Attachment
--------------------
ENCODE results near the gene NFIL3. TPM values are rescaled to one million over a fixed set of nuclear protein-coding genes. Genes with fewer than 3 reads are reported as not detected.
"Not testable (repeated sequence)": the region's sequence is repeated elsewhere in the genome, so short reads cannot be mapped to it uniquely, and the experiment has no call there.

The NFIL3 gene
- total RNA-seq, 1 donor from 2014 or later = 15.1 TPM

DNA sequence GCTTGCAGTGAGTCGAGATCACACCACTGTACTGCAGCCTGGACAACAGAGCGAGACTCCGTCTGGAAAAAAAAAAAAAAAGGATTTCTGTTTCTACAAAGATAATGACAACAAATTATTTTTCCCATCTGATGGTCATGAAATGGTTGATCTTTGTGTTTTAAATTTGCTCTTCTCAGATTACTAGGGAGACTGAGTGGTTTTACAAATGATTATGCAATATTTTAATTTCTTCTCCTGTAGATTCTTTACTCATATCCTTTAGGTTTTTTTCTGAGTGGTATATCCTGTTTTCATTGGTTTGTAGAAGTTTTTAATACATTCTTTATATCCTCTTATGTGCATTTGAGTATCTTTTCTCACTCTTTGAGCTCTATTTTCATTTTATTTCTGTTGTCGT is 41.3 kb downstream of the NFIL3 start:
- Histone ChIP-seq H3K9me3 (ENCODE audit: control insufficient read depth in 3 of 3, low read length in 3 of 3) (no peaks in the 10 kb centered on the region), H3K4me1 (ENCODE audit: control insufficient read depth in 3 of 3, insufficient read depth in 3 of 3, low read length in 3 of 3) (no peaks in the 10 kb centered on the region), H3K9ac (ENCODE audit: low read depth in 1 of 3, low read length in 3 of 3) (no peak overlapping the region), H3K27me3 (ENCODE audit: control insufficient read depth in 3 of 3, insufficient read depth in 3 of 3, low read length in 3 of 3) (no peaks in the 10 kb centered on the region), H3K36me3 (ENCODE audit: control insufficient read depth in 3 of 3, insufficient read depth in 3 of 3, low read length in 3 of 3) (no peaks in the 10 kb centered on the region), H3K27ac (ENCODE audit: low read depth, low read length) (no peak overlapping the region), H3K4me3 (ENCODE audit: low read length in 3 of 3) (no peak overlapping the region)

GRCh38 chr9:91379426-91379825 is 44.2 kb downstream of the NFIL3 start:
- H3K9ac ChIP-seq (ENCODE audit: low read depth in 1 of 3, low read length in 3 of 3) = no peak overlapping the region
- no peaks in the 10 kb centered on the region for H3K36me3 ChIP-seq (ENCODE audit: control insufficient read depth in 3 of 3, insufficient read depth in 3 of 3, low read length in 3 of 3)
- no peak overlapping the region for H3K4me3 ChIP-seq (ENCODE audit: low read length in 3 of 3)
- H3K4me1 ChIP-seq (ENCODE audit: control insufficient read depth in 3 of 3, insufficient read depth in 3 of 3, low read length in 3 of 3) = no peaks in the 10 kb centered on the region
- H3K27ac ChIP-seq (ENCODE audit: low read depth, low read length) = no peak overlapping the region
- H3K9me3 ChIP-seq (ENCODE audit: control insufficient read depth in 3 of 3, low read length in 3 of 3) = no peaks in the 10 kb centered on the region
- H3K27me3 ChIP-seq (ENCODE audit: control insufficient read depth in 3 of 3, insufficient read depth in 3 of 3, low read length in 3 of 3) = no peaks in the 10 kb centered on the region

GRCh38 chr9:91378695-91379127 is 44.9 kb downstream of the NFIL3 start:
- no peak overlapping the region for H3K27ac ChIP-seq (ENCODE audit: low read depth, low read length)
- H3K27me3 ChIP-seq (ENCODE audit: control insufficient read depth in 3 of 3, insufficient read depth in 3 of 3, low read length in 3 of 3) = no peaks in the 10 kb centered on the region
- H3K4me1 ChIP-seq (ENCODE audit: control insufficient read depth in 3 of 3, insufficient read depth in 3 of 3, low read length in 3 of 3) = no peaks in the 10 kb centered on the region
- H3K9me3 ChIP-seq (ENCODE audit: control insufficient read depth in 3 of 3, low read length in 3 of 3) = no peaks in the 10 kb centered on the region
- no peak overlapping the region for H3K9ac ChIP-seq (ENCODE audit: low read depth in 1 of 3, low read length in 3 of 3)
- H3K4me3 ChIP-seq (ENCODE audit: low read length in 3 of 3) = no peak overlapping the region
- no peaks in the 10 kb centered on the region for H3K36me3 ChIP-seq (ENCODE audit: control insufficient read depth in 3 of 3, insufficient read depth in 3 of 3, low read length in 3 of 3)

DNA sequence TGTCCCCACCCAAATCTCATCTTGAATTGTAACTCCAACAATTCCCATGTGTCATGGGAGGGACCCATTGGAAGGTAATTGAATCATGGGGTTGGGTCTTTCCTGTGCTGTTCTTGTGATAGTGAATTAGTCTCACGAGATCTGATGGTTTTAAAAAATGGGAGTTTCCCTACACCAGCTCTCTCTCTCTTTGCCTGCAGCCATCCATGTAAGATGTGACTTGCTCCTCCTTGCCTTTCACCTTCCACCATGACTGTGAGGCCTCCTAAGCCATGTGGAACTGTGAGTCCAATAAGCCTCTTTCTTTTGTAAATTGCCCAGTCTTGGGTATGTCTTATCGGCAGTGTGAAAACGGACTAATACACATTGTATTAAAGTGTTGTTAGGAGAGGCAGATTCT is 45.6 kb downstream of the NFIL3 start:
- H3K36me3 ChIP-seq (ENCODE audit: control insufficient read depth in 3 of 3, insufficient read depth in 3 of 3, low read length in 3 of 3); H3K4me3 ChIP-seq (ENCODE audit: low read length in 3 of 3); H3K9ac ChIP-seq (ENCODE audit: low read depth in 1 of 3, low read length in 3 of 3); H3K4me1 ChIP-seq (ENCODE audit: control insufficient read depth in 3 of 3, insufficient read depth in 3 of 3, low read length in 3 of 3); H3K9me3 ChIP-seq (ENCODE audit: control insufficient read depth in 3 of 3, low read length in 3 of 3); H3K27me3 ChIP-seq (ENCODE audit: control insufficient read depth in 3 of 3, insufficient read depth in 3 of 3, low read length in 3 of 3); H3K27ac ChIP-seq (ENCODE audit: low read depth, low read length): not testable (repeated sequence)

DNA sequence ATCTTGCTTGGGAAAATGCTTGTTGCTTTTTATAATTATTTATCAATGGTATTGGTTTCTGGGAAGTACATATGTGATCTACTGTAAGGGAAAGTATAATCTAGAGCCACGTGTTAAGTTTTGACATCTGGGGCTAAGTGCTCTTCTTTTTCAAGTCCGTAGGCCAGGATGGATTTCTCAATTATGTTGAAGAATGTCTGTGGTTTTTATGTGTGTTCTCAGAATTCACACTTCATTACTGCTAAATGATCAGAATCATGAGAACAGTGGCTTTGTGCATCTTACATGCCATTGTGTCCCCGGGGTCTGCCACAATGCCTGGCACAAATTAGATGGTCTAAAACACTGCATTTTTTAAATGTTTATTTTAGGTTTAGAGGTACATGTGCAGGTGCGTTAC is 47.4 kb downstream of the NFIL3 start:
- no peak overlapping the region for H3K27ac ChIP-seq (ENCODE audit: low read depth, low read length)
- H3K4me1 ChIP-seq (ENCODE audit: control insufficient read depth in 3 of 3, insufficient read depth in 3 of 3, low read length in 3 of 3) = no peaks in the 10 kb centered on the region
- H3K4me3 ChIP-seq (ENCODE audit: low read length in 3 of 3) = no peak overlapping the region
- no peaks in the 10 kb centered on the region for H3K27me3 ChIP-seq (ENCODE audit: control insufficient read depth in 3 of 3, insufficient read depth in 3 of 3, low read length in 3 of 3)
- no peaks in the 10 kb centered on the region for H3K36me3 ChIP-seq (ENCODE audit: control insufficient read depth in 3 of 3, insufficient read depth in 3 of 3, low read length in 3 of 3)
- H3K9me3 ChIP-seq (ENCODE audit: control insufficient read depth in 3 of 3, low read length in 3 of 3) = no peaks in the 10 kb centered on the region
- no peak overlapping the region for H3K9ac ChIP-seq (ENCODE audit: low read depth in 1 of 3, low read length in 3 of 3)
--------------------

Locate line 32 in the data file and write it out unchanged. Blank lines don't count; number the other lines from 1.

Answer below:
- no peak overlapping the region for H3K9ac ChIP-seq (ENCODE audit: low read depth in 1 of 3, low read length in 3 of 3)